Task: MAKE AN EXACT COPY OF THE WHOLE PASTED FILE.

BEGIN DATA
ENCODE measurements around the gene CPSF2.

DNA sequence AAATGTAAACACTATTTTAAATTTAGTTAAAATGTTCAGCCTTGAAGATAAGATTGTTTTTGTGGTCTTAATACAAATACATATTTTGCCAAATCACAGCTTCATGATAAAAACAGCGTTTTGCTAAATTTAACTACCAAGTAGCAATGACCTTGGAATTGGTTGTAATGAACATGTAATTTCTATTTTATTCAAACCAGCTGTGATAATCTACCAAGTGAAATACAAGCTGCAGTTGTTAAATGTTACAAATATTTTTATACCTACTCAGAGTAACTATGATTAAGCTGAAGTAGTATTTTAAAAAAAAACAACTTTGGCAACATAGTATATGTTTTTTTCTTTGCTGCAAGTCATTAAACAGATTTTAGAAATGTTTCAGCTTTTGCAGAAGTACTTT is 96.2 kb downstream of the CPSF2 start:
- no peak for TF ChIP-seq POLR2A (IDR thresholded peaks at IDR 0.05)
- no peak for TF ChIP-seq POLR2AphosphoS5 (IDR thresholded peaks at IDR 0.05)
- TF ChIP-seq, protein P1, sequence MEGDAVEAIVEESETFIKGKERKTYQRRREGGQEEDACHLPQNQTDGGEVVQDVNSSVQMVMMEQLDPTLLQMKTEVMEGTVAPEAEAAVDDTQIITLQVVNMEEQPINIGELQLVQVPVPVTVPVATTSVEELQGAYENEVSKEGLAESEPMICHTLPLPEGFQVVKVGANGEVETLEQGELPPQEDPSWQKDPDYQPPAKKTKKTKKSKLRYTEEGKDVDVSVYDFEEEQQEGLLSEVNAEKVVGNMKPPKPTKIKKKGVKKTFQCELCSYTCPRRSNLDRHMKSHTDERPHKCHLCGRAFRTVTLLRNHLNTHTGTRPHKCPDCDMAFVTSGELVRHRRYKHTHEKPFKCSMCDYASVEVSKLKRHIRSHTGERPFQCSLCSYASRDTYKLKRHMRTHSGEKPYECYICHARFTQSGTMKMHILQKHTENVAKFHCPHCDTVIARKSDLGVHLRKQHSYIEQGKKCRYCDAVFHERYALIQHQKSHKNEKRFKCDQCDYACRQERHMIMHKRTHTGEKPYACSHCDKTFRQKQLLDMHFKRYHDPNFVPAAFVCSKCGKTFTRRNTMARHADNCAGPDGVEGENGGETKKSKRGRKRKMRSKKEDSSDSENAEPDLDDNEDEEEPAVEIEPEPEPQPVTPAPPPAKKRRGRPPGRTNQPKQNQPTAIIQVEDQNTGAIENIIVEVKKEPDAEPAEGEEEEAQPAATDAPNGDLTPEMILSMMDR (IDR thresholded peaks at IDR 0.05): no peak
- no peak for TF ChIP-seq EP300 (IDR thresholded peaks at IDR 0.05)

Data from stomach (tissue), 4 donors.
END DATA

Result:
ENCODE measurements around the gene CPSF2.

DNA sequence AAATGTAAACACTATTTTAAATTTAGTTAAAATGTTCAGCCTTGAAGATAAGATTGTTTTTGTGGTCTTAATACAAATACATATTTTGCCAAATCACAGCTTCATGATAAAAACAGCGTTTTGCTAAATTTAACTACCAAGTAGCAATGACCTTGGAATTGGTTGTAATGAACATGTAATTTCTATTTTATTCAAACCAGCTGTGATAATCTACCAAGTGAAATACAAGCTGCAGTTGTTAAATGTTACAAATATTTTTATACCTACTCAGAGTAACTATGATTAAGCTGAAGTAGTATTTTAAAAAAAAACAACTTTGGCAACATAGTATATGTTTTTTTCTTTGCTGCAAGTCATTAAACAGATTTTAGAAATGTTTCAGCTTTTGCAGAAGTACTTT is 96.2 kb downstream of the CPSF2 start:
- no peak for TF ChIP-seq POLR2A (IDR thresholded peaks at IDR 0.05)
- no peak for TF ChIP-seq POLR2AphosphoS5 (IDR thresholded peaks at IDR 0.05)
- TF ChIP-seq, protein P1, sequence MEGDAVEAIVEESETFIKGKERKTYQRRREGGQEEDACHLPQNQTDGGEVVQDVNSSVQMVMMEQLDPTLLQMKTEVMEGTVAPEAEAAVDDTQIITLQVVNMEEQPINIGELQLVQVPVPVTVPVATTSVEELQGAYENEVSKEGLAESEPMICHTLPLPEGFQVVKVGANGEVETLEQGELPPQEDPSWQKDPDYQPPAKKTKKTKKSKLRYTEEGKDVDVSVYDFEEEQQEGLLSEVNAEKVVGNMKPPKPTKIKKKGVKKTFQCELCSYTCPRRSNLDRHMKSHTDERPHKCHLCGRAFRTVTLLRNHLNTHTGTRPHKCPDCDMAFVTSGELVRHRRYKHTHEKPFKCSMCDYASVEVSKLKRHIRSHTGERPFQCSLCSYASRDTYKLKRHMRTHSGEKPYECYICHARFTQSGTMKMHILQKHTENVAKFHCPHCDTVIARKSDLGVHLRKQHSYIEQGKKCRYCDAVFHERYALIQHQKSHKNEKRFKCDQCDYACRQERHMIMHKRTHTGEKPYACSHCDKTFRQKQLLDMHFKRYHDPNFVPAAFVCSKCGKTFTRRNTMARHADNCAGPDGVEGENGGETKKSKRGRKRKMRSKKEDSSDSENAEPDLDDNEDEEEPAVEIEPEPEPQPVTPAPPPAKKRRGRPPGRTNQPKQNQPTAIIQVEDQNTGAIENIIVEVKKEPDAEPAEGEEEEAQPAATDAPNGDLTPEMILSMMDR (IDR thresholded peaks at IDR 0.05): no peak
- no peak for TF ChIP-seq EP300 (IDR thresholded peaks at IDR 0.05)

Data from stomach (tissue), 4 donors.